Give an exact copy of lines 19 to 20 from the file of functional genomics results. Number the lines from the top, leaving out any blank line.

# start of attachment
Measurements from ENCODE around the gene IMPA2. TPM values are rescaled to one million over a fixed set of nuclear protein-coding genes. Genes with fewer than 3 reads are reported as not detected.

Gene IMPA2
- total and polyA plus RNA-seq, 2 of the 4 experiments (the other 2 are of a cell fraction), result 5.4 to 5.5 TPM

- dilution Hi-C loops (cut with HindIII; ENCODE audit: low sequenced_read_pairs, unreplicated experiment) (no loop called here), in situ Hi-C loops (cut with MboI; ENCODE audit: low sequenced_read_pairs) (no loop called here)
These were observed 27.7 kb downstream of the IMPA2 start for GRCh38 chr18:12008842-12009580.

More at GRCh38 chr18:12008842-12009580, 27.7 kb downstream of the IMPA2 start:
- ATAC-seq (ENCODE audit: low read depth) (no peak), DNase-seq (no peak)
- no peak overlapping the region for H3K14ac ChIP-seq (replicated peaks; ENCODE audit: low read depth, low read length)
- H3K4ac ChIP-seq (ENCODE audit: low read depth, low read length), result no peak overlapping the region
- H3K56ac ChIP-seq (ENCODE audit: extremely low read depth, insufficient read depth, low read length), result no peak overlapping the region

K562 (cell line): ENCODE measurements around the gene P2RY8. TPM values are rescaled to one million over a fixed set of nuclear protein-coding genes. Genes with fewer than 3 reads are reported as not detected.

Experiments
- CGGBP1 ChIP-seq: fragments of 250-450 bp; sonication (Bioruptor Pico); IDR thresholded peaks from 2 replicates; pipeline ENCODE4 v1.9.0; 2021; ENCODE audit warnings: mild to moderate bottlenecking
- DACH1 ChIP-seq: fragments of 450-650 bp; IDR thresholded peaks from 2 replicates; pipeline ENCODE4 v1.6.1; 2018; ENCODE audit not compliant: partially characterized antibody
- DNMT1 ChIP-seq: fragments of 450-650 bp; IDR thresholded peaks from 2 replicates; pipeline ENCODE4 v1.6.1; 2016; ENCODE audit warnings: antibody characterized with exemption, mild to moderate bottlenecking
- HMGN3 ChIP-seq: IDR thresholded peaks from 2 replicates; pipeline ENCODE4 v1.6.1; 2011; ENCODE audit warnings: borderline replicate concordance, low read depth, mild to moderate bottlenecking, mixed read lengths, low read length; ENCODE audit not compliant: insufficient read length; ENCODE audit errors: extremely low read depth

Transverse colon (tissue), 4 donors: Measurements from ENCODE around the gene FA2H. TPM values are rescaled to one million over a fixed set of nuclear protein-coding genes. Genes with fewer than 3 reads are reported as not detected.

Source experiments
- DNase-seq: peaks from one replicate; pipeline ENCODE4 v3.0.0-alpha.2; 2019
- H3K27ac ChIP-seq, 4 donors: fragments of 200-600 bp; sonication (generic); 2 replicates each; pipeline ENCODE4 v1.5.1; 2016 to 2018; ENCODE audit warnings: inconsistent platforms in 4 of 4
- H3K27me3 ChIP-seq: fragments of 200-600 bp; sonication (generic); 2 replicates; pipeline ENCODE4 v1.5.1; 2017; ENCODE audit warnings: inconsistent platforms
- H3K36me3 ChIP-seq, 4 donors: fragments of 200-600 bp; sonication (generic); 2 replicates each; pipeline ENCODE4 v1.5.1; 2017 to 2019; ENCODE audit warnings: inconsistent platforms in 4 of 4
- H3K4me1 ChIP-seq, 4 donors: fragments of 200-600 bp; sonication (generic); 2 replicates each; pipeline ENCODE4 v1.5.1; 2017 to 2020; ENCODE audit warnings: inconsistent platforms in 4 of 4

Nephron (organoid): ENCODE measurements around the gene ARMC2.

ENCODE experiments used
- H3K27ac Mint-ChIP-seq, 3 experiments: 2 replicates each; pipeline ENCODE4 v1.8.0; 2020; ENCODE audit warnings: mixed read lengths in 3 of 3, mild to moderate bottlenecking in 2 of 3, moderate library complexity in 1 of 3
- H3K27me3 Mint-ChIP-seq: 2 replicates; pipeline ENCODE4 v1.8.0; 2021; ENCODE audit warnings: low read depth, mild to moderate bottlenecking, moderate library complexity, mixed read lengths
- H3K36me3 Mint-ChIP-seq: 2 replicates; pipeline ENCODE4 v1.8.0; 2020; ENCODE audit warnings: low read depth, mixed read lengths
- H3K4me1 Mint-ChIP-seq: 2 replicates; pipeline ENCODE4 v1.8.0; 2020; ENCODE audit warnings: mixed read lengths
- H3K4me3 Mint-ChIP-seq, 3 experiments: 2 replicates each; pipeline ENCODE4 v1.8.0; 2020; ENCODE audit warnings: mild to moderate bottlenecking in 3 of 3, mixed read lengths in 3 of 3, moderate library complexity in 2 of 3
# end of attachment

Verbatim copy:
- DNase-seq: peaks from one replicate; pipeline ENCODE4 v3.0.0-alpha.2; 2019
- H3K27ac ChIP-seq, 4 donors: fragments of 200-600 bp; sonication (generic); 2 replicates each; pipeline ENCODE4 v1.5.1; 2016 to 2018; ENCODE audit warnings: inconsistent platforms in 4 of 4